FIG. 18 is a view inside elevation of a stack of the units of FIG. 14, a portion of the stack being broken away and shown in section to show how the members of the stack nest.

The invention comprises an assembly for cooling a bottle while holding it in a vertical position and while collecting any dripping moisture due to condensation. It is adaptable to many sizes of bottles, and while the cooling capsule cannot on that account generally attain complete contact with the entire wall of the bottle, closeness is obtained with a considerable portion thereof.

One form of this invention shown in FIGS. 1 through 8 comprises a metal body member 10, a cam base 11, and a pair of cold capsules 12 and 13, which are substantially idential to each other. The device holds a bottle 14 vertically and in close contact with the two capsules 12 and 13, while displaying the label 15 prominently. Yet about two-thirds of the bottle periphery below the neck is sub ject to the cooling action of the capsules 12 and 13.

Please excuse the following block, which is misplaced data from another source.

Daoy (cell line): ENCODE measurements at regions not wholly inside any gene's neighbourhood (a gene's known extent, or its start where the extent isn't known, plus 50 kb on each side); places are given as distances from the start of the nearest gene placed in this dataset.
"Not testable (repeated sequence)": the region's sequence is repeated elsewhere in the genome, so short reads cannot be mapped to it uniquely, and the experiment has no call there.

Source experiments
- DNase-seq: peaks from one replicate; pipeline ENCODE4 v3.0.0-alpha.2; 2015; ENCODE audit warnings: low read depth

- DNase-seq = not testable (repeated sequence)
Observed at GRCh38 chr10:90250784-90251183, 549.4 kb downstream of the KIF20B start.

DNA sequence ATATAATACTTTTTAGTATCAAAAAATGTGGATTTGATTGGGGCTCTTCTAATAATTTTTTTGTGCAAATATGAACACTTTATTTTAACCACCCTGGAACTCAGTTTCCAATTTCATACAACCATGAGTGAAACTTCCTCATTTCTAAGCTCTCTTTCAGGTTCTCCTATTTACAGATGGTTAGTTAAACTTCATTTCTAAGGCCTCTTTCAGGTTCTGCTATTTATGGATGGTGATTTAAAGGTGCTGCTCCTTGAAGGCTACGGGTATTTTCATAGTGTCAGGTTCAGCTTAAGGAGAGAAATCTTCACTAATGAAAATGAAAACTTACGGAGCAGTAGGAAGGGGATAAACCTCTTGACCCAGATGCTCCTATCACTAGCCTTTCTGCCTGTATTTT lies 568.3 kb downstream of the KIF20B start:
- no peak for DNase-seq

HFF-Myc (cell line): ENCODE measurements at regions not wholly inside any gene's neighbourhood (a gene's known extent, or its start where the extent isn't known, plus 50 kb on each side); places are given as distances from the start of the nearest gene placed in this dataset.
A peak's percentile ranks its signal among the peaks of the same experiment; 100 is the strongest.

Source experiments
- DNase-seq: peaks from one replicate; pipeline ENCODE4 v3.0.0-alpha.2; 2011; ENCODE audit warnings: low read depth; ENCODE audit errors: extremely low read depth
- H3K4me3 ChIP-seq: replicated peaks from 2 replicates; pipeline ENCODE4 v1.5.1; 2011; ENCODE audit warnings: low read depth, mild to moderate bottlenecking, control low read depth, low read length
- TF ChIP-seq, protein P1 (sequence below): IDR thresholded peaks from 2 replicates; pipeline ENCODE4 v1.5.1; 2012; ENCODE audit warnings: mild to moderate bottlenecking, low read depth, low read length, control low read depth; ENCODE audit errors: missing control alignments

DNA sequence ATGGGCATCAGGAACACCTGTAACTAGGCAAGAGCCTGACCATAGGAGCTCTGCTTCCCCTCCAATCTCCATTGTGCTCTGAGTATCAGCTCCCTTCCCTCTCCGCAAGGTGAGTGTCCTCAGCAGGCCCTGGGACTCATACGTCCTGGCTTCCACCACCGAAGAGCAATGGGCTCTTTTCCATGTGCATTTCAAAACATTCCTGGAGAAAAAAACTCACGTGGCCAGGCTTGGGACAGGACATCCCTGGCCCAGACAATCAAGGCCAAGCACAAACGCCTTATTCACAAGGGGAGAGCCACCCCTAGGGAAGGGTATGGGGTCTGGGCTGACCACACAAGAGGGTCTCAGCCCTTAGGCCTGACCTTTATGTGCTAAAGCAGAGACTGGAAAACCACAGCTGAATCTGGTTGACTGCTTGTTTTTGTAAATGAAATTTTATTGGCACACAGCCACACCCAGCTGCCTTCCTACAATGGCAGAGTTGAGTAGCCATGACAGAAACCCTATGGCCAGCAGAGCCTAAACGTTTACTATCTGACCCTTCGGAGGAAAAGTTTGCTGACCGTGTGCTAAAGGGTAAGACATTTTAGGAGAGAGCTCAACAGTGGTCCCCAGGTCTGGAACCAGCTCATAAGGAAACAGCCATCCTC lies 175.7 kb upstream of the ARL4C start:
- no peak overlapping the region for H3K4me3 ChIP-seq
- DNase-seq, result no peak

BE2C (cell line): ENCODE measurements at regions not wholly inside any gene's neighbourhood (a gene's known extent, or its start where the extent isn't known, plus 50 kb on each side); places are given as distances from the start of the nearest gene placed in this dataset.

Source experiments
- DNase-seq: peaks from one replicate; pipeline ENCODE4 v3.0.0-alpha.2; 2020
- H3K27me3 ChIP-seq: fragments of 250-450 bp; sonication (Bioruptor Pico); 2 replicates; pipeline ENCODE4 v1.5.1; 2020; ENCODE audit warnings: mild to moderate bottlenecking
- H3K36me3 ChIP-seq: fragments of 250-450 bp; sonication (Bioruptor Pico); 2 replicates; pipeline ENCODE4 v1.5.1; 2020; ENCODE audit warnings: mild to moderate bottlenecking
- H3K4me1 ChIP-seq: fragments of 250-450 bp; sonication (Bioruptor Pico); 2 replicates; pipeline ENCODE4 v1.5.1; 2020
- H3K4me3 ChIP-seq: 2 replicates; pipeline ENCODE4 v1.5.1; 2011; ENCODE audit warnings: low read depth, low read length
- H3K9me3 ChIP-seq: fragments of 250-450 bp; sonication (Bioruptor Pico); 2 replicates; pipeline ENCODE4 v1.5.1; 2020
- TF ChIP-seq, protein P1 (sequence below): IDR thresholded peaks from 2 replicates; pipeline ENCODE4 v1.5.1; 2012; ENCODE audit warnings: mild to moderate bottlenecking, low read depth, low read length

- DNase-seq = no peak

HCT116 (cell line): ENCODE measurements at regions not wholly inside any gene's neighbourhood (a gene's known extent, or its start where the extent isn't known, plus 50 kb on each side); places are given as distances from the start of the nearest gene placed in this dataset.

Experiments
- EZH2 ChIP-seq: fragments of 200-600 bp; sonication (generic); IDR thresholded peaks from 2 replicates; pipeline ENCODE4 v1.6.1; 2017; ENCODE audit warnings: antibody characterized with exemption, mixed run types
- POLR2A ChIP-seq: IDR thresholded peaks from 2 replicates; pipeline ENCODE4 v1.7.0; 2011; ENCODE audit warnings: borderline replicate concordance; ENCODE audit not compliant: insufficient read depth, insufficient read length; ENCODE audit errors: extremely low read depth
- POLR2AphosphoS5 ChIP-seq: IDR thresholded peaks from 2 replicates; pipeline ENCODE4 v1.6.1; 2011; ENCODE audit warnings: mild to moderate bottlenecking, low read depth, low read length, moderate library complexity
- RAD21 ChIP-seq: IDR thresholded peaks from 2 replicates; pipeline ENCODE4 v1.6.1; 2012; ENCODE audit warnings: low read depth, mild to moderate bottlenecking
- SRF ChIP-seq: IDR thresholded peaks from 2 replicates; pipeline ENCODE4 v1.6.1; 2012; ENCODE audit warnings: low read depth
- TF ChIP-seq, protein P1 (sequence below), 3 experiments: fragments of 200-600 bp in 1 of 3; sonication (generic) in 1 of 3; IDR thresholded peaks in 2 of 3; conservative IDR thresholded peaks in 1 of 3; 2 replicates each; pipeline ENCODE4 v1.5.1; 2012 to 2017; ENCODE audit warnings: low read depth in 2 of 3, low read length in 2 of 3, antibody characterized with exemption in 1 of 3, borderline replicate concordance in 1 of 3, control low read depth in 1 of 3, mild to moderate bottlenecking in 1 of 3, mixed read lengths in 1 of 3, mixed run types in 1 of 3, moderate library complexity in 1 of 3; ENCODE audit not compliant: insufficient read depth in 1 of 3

The body 10 holds the other elements 11, 12, 13, and 14 in their proper positions and serves a decorative function as well. Preferably, the body 10 is a receptacle of aluminum, brass, other metal, or plastic. Its bottom wall 16 may have a central opening 17 (FIGS. 6 and 8) for ease in washing and may be provided with a series of small openings 18 disposed around a circle, used for attaching the cam base 11 thereto, as described later. The bottom wall may also provide an outer and lower recessed rim portion '20 providing the actual contact with a table or other supporting surface. A short upstanding generally vertical wall 2.1 leads to a step 22, which is radially outset to a substantially vertical main wall portion 23. Both of the wall portions 21 and 23 may, and preferably do, slightly diverge from the vertical for ease of manufacture, preferably between about two and five degrees. The wall 23 is preferably low at the front portion 24, to insure display of the label 15, and then curves upwardly in a pleasing fashion along a rim 25 to a higher rear wall 26, which gives the height needed for proper support of the capsules 12 and 13.